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Sunday, 17 January 2010

CQC "Experts by Experience" - again.

This is to update my blog of 6th September 2009: “I'd like to offer you my time, skills, experience and goodwill free of charge.“ and to record some corrections the Care Quality Commission (CQC) have offered.

I said in the Sept 6th entry: The first problem is that this is an indirect process: you have to do it through one of their selected charitable agencies...through seven pages of their website, and downloading a list of their selections.“

I am revisiting this because I recently had a telephone conversation with the CQC’s lead on their ”Experts by Experience“ project, Mandy Moore. Mandy told me my experience of being presented with a lengthy application form inappropriate for volunteering, was misleading as ”most Experts by Experience are employed and paid by the “...national and local organisations who recruit, train and support our expert by experience on our behalf to take part in our inspection work.” and the application form is appropriate to paid work for one of those organisations. She couldn’t explain why the first of those “...national and local organisations who recruit, train and support our expert by experience on our behalf to take part in our inspection work.” expressed ignorance of the whole thing.

Obviously, from my original title, I was given to think the CQC ”Experts by Experience“ role is a voluntary one - why. Firstly because the CQC website doesn’t say otherwise on it’s introductory ”Get Involved“ page. What the current website version does say is:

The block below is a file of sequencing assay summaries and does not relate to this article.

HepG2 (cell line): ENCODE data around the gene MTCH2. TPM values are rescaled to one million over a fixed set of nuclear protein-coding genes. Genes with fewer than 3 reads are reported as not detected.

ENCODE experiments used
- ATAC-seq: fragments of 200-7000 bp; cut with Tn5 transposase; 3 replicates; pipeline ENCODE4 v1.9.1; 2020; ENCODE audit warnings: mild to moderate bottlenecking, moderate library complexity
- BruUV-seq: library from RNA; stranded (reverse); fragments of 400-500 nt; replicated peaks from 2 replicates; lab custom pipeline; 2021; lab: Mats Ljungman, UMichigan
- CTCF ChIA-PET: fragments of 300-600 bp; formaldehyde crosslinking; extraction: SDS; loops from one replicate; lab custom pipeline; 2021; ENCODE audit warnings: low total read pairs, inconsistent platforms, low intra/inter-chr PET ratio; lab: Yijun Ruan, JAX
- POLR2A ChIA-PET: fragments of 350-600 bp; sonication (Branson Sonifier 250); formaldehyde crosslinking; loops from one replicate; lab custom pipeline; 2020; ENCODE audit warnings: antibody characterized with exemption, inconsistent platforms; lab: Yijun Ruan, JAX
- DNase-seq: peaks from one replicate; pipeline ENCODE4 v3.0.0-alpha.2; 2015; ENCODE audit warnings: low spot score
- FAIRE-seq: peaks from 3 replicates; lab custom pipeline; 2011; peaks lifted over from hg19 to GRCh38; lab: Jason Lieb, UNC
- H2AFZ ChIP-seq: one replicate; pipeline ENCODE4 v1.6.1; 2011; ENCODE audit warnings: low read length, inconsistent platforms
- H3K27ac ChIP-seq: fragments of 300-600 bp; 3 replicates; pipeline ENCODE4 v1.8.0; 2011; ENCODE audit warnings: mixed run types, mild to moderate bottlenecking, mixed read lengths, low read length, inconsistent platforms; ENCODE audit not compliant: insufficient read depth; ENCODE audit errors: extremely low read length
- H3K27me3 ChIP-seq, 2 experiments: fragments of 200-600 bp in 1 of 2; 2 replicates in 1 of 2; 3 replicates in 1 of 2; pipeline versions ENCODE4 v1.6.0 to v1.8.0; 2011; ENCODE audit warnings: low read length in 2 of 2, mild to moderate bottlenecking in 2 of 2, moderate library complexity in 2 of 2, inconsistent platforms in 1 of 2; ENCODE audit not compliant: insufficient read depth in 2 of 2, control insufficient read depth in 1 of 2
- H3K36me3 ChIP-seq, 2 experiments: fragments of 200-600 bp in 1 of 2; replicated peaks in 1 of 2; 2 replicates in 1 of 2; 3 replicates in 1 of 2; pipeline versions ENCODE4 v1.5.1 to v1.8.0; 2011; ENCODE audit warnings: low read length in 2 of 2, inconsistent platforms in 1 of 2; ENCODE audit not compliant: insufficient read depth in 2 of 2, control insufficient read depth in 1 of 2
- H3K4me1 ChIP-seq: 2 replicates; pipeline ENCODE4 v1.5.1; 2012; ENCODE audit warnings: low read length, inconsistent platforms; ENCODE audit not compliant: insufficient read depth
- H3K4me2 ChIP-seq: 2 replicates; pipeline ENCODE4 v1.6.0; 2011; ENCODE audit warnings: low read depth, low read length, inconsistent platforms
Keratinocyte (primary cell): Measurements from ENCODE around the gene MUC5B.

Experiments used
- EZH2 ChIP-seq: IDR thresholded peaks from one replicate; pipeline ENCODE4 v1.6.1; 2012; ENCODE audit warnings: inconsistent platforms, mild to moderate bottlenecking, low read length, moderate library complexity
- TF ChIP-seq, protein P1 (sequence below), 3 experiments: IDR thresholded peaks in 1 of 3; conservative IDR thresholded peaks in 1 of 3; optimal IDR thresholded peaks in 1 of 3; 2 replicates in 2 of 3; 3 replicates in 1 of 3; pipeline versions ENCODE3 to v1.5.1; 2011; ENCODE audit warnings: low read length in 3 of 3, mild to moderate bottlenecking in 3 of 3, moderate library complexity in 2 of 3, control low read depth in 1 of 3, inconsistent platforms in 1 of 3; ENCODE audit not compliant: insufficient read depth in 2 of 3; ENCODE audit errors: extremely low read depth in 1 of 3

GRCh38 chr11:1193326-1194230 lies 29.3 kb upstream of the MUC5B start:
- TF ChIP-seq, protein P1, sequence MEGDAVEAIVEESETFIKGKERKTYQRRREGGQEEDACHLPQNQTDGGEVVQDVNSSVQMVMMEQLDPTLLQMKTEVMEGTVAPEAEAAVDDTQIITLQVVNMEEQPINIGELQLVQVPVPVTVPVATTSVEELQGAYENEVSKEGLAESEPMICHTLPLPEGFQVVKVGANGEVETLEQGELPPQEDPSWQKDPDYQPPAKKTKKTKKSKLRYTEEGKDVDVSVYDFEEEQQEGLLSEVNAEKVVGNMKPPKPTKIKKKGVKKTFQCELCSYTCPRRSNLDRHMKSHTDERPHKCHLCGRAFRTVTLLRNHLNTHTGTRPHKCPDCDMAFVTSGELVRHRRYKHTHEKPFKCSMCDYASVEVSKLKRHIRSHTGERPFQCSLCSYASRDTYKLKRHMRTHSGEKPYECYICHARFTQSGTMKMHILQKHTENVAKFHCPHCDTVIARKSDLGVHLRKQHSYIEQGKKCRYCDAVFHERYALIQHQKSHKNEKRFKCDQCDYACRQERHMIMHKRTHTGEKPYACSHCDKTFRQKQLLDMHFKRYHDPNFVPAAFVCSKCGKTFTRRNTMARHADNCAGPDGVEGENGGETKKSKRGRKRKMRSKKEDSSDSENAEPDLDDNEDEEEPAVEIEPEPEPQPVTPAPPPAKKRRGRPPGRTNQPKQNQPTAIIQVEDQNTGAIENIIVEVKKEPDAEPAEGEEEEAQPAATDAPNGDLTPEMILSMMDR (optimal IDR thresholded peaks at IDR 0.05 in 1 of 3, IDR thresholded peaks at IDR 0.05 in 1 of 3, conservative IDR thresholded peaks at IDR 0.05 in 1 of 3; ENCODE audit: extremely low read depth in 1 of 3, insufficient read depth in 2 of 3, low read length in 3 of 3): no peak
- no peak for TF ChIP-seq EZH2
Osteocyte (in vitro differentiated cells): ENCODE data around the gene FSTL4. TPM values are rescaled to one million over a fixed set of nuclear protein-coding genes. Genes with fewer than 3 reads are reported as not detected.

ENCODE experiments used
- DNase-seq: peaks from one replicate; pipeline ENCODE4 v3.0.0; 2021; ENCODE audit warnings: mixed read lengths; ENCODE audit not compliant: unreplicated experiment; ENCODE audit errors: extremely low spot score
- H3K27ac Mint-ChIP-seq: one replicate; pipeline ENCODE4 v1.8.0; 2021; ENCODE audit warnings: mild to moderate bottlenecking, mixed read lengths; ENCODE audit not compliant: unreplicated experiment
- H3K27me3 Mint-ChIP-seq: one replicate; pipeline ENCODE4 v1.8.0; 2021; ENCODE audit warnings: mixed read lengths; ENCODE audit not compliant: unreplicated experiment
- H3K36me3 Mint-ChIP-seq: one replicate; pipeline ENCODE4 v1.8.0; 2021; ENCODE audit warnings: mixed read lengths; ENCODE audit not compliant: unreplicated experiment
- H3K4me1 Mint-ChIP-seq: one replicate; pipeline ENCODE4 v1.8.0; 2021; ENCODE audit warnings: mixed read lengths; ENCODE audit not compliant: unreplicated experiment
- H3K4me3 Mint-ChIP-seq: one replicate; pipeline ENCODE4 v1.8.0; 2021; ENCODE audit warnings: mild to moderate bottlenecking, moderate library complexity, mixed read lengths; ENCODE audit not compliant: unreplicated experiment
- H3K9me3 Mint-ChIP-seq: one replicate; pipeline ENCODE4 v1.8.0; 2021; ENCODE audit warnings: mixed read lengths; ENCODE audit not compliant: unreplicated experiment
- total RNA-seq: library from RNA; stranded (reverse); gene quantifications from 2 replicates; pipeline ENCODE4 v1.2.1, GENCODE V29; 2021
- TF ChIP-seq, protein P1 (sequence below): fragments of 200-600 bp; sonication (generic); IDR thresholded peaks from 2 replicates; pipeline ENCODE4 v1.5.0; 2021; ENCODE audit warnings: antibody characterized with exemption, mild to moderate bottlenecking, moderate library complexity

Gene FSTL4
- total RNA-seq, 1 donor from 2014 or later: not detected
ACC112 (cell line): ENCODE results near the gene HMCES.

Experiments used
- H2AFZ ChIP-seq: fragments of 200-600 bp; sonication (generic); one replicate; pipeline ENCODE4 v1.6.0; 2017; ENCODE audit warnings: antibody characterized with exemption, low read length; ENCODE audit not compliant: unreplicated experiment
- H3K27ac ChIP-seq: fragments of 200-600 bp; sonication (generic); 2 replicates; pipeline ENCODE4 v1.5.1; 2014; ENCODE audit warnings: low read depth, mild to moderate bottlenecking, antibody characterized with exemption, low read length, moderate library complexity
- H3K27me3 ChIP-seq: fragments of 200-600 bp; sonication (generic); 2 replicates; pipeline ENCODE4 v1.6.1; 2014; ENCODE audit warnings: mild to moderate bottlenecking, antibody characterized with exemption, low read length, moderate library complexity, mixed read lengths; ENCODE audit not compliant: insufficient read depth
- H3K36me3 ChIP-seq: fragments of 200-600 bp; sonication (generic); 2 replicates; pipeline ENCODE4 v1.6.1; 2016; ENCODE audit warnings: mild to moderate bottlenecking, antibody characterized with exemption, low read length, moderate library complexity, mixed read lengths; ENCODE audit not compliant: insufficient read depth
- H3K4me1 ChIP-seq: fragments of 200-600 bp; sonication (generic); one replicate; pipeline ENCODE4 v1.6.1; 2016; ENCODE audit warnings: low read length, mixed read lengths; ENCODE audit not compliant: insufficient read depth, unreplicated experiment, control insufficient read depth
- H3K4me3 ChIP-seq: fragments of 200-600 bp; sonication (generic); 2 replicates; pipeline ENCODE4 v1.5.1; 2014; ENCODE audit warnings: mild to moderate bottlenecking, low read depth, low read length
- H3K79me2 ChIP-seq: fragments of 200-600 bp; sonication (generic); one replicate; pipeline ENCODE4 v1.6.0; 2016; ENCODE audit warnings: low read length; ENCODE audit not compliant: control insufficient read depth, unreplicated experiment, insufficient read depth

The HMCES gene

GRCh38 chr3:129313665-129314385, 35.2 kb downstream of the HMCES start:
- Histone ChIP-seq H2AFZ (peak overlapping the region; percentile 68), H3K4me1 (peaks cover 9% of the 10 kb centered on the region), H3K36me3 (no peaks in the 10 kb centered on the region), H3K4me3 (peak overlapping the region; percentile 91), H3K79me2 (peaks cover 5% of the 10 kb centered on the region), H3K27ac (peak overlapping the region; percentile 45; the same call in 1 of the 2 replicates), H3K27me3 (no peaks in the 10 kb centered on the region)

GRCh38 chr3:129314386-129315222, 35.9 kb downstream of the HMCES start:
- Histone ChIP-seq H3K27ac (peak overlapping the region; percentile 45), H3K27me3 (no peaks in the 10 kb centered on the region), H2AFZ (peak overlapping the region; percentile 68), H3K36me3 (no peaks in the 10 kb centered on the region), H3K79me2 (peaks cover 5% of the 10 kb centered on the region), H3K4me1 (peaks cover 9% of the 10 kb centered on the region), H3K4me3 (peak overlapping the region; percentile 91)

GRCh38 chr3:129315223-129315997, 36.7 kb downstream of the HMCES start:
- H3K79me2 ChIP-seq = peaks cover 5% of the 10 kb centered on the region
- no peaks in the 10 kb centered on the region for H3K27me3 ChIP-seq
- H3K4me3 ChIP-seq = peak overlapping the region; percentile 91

1. ”Find out how people who use health and social care services are involved in our work.

  2. Find out how we involve people in the regulation and inspection of social care services and visit people whose rights are restricted under the Mental Health Act.

  3. We believe involving people who use health and adult social care services in everything we do is central to to improving services for everyone.“

The above is text accompanying three separate links to further pages. Clicking these gets us to the third page. On none of the three does it tell us the involvement is anything other than voluntary. However, on the second third page we come across the first mention of ”Experts by Experience“ which has a link to yet another page. It has probably taken about twenty minutes for an ordinary literate person to get here if we include reading and absorbing. I did say seven pages in my original entry but I’m reasonably sure the CQC website has been changed since then. Anyway, people who are unable to read or write wouldn’t stand a chance with the current four let alone those browsing who had lost patience well before the fourth page.

Clicking the ”Experts by Experience“ link we find a full page of text, the first paragraphs say: ”We involve people who use services and family carers to help us improve the way we inspect and write our inspection reports. Because of their unique knowledge and experience of using social care services, we have called them Experts by experience... Our experts by experience are people of all ages, with different impairments, from diverse cultural backgrounds who have used a range of social care services... An expert by experience will take part in an inspection and talk to the people who use the care service. Sometimes, they will do telephone interviews for people who use home care agencies, one to one meetings with people in supported living and groups sessions over lunch for people in care homes. If they are visiting a service, they will also look at what happens around the place; see how everyone gets on together and what the home feels like.“